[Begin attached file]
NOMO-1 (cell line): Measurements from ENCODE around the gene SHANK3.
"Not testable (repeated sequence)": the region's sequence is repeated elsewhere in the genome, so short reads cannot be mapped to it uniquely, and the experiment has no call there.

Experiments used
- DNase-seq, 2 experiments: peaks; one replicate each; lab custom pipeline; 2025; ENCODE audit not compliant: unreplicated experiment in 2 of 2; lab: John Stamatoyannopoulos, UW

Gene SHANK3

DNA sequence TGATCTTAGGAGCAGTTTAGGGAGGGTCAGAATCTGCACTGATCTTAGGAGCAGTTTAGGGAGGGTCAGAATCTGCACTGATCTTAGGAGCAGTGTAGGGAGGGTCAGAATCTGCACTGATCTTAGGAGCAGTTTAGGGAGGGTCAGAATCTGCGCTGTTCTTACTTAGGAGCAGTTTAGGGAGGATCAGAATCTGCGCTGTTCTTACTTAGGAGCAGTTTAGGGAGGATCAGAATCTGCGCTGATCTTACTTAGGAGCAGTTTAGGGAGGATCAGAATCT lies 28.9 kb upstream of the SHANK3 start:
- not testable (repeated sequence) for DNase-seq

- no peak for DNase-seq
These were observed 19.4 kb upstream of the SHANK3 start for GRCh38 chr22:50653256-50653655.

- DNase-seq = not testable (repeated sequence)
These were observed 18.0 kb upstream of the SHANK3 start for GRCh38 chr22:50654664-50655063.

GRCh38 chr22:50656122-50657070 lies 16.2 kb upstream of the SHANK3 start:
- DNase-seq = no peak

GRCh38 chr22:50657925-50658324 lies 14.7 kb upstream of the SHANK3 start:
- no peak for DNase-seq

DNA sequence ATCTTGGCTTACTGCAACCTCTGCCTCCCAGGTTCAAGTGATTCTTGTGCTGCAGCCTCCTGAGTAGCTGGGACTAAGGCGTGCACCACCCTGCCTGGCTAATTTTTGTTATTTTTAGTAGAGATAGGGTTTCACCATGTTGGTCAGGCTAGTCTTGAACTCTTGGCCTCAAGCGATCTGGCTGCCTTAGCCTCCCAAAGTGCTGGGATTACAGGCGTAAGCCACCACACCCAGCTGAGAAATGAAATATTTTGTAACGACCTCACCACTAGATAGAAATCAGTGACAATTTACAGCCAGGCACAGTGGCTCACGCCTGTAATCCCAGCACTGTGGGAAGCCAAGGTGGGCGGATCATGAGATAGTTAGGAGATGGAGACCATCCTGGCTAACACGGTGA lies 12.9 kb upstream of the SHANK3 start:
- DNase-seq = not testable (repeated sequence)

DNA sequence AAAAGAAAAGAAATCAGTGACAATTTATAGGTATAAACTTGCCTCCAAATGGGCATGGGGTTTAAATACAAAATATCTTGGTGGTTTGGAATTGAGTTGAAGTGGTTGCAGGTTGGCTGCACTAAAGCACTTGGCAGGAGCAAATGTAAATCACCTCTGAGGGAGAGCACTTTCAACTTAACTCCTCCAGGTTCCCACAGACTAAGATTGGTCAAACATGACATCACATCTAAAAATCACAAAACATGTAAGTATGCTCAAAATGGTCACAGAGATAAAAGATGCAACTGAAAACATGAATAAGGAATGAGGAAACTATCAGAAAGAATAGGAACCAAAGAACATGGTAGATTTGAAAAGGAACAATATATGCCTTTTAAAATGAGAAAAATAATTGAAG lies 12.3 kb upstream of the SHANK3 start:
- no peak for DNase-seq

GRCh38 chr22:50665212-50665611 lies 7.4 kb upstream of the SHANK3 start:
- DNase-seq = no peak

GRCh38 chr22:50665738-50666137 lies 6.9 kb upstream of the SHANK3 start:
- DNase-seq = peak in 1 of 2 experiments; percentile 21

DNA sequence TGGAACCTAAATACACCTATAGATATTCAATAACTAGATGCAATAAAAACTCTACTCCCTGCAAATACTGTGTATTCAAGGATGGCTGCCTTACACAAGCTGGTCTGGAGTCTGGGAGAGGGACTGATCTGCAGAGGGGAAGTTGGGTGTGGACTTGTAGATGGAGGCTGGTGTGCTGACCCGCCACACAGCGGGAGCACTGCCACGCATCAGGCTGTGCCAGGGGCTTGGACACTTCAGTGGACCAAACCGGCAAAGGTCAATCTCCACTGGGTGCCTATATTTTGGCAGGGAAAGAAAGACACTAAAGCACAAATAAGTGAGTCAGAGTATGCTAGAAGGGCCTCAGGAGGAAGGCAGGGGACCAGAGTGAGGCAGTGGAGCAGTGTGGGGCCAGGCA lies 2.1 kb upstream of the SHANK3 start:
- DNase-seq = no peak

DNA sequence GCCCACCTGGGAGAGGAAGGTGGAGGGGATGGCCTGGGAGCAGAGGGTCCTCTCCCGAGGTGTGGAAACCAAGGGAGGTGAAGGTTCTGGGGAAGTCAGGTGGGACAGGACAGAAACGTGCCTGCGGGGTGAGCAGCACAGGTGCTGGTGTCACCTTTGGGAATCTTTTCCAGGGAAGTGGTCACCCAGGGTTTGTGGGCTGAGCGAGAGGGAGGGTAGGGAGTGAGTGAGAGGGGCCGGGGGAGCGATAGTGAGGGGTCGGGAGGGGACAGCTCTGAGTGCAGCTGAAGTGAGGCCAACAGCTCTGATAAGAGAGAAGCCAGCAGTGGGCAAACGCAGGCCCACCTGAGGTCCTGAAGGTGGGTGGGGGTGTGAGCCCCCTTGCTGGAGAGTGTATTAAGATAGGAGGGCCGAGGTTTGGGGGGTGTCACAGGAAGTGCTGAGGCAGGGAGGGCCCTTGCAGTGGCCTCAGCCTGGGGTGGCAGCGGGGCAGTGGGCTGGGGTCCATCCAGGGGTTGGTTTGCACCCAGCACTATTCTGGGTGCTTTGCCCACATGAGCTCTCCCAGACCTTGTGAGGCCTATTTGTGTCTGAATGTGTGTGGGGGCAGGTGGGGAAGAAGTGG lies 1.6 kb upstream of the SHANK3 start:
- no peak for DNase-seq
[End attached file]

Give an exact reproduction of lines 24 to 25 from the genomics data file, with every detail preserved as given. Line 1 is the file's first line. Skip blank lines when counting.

DNA sequence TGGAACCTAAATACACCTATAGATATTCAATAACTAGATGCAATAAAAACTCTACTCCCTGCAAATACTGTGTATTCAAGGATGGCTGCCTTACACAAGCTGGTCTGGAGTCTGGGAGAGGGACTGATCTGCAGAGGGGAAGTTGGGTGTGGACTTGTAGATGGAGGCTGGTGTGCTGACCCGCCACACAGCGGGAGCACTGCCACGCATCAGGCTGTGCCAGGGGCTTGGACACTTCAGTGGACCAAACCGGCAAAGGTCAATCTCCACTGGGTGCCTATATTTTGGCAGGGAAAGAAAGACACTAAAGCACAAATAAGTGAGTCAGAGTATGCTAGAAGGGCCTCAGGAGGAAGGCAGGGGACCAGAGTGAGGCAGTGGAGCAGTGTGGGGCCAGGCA lies 2.1 kb upstream of the SHANK3 start:
- DNase-seq = no peak